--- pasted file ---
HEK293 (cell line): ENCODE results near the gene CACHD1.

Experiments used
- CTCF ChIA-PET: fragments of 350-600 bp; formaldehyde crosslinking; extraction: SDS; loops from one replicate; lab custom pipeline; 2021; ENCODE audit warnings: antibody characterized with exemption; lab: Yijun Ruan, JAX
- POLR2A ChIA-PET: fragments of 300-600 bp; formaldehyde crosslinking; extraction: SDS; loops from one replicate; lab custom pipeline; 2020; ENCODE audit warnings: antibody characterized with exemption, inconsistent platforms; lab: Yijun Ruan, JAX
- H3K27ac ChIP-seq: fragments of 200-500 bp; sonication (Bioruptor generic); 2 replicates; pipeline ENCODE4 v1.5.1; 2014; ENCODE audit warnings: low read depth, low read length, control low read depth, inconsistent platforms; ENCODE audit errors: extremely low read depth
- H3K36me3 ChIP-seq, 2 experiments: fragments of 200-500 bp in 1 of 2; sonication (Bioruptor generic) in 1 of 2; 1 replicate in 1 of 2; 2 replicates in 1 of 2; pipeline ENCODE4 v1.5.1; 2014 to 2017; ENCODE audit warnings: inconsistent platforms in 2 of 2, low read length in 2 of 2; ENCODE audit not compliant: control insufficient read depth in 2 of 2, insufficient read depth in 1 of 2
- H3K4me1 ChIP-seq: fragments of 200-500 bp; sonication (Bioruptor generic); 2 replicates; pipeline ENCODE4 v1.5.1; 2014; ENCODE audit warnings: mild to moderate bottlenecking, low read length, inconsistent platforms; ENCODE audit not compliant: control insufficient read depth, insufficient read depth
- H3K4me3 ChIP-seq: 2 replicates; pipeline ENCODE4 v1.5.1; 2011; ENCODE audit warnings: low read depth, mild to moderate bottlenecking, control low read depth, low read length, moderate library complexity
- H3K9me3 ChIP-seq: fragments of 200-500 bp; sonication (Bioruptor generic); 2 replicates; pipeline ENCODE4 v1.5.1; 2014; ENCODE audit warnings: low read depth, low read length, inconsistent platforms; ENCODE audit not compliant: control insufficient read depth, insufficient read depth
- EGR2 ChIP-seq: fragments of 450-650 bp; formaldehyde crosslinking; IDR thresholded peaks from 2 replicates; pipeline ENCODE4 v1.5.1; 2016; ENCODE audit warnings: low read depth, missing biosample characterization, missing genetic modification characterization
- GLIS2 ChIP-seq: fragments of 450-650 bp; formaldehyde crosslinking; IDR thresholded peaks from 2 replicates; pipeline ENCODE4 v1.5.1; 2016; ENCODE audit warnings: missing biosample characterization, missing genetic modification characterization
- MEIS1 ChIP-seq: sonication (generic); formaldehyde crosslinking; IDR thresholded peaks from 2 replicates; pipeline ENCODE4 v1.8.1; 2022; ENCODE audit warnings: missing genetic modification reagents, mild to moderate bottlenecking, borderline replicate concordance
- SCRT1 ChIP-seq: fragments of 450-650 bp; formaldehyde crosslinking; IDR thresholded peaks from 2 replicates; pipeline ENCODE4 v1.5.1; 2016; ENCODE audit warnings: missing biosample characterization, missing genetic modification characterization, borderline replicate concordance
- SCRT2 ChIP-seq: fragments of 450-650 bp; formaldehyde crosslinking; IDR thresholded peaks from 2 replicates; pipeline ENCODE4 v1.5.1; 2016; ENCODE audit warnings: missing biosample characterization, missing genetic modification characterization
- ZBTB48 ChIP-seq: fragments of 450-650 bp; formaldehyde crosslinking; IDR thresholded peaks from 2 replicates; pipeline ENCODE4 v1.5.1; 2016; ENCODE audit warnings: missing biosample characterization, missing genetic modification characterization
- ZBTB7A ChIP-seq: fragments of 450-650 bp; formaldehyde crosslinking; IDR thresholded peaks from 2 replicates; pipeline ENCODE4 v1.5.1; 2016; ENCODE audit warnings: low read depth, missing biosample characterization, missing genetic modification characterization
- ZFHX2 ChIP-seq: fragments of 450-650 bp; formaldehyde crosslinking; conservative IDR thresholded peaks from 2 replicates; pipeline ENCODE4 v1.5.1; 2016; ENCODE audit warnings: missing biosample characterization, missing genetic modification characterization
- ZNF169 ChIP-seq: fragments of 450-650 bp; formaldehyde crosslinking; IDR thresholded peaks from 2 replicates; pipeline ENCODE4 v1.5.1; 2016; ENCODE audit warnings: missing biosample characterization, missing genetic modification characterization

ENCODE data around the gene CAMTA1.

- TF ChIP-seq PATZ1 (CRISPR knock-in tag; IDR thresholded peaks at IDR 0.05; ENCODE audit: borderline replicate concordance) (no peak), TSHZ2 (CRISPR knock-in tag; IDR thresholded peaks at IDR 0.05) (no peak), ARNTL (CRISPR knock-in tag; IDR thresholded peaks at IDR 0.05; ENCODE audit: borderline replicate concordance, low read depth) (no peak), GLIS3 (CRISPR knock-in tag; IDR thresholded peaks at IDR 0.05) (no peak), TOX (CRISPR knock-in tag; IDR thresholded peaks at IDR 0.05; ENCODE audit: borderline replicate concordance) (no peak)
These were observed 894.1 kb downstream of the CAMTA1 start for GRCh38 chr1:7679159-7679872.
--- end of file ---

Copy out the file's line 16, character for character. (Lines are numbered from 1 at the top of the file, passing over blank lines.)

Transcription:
- ZBTB7A ChIP-seq: fragments of 450-650 bp; formaldehyde crosslinking; IDR thresholded peaks from 2 replicates; pipeline ENCODE4 v1.5.1; 2016; ENCODE audit warnings: low read depth, missing biosample characterization, missing genetic modification characterization